This event has ended. Visit the official site or create your own event on Sched.
View analytic
Tuesday, July 12 • 11:40 - 12:20
Alerting for Distributed Systems—A Tale of Symptoms and Causes, Signals and Noise

Sign up or log in to save this to your schedule and see who's attending!

Noisy alerts are the deadly sin of monitoring. They obfuscate real issues and cause pager fatigue. Instead of reacting with the due sense of urgency, the person on-call will start to skim or even ignore alerts, not to speak about the destruction of their sanity and work-life balance. Unfortunately, there are many monitoring pitfalls on the road to complex production systems, and most of them result in noisier alerts. In distributed systems, and in particular in a microservice architecture, there is usually a good understanding of local failure modes while the behavior of the system as a whole is difficult to reason with. Thus, it is tempting to alert on the many possible causes – after all, finding the root cause of a problem is important. However, a distributed system is designed to tolerate local failures, and a human should only be paged on real or imminent problems of a service, ideally aggregated to one meaningful alert per problem. The definition of a problem should be clear and explicit rather than relying on some kind of automatic “anomaly detection”. Taking historical trends into account is needed, though, to detect imminent problems. Those predictions should be simple rather than “magic”. Alerting because “something seems weird” is almost never the right thing to do.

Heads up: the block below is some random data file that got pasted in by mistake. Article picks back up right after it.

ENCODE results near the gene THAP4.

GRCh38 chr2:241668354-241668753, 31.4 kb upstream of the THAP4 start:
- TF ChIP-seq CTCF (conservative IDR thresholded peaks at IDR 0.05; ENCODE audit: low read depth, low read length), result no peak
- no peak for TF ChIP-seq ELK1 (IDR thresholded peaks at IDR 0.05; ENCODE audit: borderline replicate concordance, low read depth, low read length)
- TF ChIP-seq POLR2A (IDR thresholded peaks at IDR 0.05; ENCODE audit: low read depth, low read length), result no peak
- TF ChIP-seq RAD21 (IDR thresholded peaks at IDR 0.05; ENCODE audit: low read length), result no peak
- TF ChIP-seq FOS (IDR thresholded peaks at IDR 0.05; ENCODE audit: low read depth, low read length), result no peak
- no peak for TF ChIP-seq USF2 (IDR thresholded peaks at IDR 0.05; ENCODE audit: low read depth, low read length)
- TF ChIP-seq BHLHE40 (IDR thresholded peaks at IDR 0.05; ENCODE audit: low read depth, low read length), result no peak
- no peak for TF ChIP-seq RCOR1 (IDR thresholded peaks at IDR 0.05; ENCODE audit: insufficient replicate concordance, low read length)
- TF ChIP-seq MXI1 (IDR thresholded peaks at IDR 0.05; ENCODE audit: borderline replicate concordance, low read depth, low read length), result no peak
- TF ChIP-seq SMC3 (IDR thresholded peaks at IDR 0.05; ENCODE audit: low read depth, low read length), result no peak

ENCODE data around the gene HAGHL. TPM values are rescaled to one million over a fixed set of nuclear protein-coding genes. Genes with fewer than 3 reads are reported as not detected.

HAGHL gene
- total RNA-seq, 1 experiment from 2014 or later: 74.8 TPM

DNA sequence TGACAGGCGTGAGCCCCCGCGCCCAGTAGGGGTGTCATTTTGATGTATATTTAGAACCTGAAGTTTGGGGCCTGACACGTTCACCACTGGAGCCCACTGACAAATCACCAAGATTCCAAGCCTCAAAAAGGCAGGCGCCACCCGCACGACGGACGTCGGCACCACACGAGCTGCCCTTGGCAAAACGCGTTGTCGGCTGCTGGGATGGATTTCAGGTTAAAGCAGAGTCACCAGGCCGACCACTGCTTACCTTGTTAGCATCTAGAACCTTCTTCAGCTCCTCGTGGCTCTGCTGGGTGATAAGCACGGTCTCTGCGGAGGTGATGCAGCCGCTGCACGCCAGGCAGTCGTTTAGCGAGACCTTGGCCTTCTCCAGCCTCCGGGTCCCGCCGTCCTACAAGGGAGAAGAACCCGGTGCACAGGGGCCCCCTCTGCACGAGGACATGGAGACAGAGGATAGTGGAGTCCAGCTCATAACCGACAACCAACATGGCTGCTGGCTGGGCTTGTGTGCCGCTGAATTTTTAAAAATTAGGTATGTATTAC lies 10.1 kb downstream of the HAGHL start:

SoundCloud's long way from noisy pagers to much saner on-call rotations will serve as a case study, demonstrating how different monitoring technologies, among them most notably Prometheus, have affected alerting.

avatar for Björn Rabenstein

Björn Rabenstein

Production Engineer, SoundCloud Ltd.
Björn is a Production Engineer at SoundCloud and a Prometheus developer. Previously, he was a Site Reliability Engineer at Google and a number cruncher for science.

Tuesday July 12, 2016 11:40 - 12:20
Pembroke Room

Attendees (63)